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Eleven Eleven East Pike Wins AIA Award

April 11, 2011 by  
Filed under Eleven Eleven Pike, Featured

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Seattle architect Tom Kundig, FAIA, of Olson Kundig Architects and lead designer of Eleven Eleven East Pike (a debut condo project for the firm),  is a winner in the Multifamily Living category of the American Institute of Architects’ 2011 National AIA Housing Awards, one of 18 honored nationwide.

rsz_1111_roofEleven Eleven East Pike is located in the Pike/Pine corridor also known as “Auto Row”.  The first car dealership opened there in 1905 and for a good number of years, this used to be the only area in Seattle where you could buy a car. A century later and Auto Row is now home to a number of art venues, restaurants and retail stores. Trader Joe’s, Capitol Hill Arts Center, and Seattle University are all nearby. 

Kundig drew from the area’s history and gave Eleven Eleven East Pike tall, wide windows, high ceilings and an extensive use of steel.  The exterior siding panels are selected, by each unit owner, from a selection of classic 1950’s car colors.  It’s designed to give current and future buyers a mix-a-match aesthetic.

rsz_1111_wallKundig took that concept a step further. Famous for combining architecture with invention in his designs, or “working art”.  Eleven Eleven East Pike’s units contain an exclusive “Puzzle Door” system.  With a track running along the ceiling and wheels along the bottom, you can move the door around and place it as a wall wherever you want one, giving you the freedom to customize the shape of your interior spaces.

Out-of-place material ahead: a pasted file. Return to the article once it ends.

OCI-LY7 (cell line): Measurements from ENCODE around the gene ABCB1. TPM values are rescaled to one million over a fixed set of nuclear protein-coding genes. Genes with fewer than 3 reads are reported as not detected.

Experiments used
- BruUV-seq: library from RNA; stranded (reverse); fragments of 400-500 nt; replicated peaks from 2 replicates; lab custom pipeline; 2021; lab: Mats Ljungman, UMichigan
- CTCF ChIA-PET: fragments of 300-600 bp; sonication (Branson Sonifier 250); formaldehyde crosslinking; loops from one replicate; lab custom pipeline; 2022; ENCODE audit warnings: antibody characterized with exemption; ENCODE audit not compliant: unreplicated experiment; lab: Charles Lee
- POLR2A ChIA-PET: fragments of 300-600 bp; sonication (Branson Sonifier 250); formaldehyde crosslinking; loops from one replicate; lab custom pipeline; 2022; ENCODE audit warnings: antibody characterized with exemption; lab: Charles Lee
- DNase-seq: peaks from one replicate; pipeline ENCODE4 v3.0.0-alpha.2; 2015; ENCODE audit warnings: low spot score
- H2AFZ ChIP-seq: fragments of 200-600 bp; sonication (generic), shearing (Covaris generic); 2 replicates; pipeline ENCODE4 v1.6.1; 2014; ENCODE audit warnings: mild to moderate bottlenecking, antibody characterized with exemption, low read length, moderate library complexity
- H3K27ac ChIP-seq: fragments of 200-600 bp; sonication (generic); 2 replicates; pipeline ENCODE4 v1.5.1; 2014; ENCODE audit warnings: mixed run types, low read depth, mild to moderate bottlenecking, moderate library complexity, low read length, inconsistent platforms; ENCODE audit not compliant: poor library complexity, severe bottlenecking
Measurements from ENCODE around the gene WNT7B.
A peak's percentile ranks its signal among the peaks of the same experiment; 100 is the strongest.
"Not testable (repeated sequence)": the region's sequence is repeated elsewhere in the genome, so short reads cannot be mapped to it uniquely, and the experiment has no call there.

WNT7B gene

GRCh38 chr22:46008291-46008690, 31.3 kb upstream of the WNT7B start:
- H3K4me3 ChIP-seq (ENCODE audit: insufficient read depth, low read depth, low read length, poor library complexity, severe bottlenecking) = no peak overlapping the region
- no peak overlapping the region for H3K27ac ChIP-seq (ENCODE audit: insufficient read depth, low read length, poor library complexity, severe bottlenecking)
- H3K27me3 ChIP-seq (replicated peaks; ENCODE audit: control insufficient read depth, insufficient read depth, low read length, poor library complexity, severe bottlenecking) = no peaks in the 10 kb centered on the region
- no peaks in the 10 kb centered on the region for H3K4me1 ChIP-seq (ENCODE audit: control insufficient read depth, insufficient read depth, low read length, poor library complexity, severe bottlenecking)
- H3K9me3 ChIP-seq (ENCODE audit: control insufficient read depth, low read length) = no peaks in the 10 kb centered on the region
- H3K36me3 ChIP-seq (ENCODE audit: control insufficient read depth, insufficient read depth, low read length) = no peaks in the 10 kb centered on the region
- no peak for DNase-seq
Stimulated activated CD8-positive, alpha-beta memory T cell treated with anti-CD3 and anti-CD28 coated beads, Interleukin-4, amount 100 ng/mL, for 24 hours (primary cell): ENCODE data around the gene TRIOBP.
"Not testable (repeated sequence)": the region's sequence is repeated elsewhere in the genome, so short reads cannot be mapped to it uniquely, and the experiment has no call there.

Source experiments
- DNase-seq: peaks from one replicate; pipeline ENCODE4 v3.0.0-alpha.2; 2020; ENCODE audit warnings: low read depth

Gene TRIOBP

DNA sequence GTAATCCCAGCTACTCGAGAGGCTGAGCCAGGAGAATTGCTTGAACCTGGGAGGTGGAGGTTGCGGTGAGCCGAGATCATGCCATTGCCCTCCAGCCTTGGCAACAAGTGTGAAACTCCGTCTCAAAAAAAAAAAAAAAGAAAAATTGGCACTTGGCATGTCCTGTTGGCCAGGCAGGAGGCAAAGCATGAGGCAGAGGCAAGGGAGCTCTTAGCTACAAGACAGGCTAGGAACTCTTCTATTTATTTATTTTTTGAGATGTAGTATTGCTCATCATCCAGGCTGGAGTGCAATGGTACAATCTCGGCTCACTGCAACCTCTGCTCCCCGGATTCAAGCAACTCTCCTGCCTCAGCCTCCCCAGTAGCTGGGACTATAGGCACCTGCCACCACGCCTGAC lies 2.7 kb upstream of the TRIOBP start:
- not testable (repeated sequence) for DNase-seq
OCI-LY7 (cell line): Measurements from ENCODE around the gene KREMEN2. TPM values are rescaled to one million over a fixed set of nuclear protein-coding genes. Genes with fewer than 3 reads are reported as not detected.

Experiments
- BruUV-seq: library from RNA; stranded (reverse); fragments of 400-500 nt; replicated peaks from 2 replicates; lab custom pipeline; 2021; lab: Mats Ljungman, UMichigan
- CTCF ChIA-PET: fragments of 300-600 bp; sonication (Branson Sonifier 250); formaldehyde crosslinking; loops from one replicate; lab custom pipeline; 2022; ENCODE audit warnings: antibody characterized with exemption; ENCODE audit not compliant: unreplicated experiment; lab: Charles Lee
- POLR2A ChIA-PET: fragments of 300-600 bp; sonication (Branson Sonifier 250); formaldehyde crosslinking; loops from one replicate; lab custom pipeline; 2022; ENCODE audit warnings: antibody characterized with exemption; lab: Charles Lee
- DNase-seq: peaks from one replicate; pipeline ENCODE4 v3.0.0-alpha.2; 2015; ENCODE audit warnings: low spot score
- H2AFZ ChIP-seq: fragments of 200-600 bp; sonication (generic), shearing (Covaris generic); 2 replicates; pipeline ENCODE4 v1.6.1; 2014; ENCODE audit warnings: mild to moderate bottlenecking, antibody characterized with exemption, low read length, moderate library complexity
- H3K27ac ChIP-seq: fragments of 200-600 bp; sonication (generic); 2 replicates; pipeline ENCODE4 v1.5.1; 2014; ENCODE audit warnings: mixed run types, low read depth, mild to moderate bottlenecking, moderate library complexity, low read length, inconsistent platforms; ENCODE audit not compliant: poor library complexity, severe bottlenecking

Kundig also introduced his original “Urban RV” in this project.  Another piece you can move around, you can transform the Urban RV into a coffee table, a kitchen island, or even a desk.  The kitchen has stainless steel appliances, and a rooftop garden offers a peaceful place to enjoy the famous Seattle views.

rsz_1111_liv_roomThe AIA Housing Awards was established to recognize the best in housing design, and ”to promote the importance of good housing as a necessity of life, a sanctuary for the human spirit, and a valuable national resource.”  Its jury was impressed by the exterior space flexibility, “which gives the project richness and a joyful appearance.”   Both high and low-density projects for public and private clients were considered which, along with architectural design features, also included how well the projects fit into the neighborhood, open and recreational space, transportation and quality of life.